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Fugro Clarifies Stance on Unsuccessful MH370 Search

MH370
Malaysian and Australian investigators examine the piece of aircraft debris found on Pemba Island off the coast of Tanzania

By MarEx 2016-07-21 18:43:54

Fugro has rebuffed a Reuters news story that indicated the company believes the search for the Malaysian Airlines MH370 has been conducted in the wrong place.

Flight MH370 disappeared in March 2014 with 239 passengers and crew on board en route to Beijing from Kuala Lumpur. Searchers led by engineering group Fugro have been combing an area roughly the size of Greece for two years.

That search, over 120,000 square kilometres of the southern Indian Ocean off Western Australia, is expected to end in three months and could be called off after that following a meeting of key countries Malaysia, China and Australia on Friday. So far, nothing has been found.

Reuters quotes Fugro project director Paul Kennedy saying that while he does not exclude extreme possibilities that could have made the plane impossible to spot in the search zone, he and his team believe a more likely option is the plane glided down - meaning it was manned at the end - and made it beyond the area marked out by calculations from satellite images.

"If it was manned it could glide for a long way," Kennedy said. "You could glide it for further than our search area is, so I believe the logical conclusion will be, well maybe that is the other scenario."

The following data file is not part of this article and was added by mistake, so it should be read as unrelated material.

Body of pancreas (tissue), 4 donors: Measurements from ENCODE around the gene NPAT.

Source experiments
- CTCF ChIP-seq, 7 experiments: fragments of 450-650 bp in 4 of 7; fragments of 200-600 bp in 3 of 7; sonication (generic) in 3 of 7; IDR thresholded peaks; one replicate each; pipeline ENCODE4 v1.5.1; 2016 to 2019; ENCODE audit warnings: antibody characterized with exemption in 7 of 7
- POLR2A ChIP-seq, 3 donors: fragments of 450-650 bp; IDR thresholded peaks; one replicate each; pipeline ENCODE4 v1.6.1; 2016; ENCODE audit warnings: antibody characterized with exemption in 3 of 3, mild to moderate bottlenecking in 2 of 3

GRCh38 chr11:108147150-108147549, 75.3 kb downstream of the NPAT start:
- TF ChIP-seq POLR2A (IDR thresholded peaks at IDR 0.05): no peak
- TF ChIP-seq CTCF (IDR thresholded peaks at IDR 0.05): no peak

However, Fugro has since released a statement saying: “A Reuters article by Jonathan Barrett and Swati Pandey on the MH370 search was published 21 July 2016 with the title “We’ve been looking in the wrong place”. The article inferred that Fugro was saying “We’ve been looking in the wrong place.”  

“Fugro wishes to make it very clear that we believe the search area to have been well defined based on all of the available scientific data. In short, we have been thoroughly looking in the most probable place – and that is the right place to search.”

Doubts that the search teams are looking in the right place will likely fuel calls for all data to be made publicly available so that academics and rival companies can pursue an "open source" solution - a collaborative public answer to the airline industry's greatest mystery, stated Reuters.

Fugro's controlled glide hypothesis is also the first time officials have lent some support to contested theories that someone was in control during the flight's final moments.

Deciding the search area in 2014, authorities assumed the plane had no "inputs" during its final descent, meaning there was no pilot or no conscious pilot. They believe it was on auto-pilot and spiralled when it ran out of fuel.

But Kennedy said a skilled pilot could glide the plane approximately 120 miles (193 kilometers) from its cruising altitude after running out of fuel. One pilot told Reuters it would be slightly less than that.

For the aircraft to continue gliding after fuel has run out, someone must manually put the aircraft into a glide - nose down with controlled speed.